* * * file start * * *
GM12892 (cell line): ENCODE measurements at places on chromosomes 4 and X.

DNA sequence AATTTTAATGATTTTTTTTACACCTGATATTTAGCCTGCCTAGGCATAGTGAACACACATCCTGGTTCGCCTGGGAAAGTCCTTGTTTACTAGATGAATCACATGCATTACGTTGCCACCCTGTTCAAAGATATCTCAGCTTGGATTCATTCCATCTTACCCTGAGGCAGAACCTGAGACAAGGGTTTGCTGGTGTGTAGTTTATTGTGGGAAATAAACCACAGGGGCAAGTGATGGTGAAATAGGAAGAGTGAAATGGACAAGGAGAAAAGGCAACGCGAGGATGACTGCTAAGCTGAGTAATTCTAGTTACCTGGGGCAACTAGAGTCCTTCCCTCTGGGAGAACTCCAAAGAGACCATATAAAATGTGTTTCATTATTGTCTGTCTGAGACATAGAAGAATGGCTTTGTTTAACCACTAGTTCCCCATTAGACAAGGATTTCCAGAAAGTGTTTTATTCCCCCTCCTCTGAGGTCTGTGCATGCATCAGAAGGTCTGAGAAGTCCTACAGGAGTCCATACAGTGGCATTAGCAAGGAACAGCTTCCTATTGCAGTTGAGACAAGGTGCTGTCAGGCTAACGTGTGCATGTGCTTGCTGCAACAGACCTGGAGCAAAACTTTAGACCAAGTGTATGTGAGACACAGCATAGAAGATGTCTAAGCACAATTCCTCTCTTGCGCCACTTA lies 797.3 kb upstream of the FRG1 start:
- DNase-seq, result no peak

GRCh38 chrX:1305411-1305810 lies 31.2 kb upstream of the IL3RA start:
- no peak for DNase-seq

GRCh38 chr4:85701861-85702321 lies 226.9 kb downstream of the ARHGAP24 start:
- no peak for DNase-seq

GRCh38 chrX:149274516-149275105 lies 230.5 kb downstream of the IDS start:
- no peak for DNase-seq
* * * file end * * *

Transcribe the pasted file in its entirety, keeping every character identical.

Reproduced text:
GM12892 (cell line): ENCODE measurements at places on chromosomes 4 and X.

DNA sequence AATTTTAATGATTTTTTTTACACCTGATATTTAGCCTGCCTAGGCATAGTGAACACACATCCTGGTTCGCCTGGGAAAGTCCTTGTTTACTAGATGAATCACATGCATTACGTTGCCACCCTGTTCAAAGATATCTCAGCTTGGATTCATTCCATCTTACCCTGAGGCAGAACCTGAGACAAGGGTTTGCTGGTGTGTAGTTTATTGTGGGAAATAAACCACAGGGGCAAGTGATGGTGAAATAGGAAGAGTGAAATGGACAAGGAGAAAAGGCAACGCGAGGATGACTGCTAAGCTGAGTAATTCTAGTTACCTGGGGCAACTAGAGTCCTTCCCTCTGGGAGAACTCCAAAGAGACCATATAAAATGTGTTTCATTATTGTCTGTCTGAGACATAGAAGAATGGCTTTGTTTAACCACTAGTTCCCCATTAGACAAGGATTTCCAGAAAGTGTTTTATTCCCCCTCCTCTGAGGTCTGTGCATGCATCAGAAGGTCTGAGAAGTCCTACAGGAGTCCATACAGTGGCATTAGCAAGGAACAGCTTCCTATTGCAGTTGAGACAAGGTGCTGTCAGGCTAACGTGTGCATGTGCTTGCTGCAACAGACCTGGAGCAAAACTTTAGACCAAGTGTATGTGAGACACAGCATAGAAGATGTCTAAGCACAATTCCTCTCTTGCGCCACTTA lies 797.3 kb upstream of the FRG1 start:
- DNase-seq, result no peak

GRCh38 chrX:1305411-1305810 lies 31.2 kb upstream of the IL3RA start:
- no peak for DNase-seq

GRCh38 chr4:85701861-85702321 lies 226.9 kb downstream of the ARHGAP24 start:
- no peak for DNase-seq

GRCh38 chrX:149274516-149275105 lies 230.5 kb downstream of the IDS start:
- no peak for DNase-seq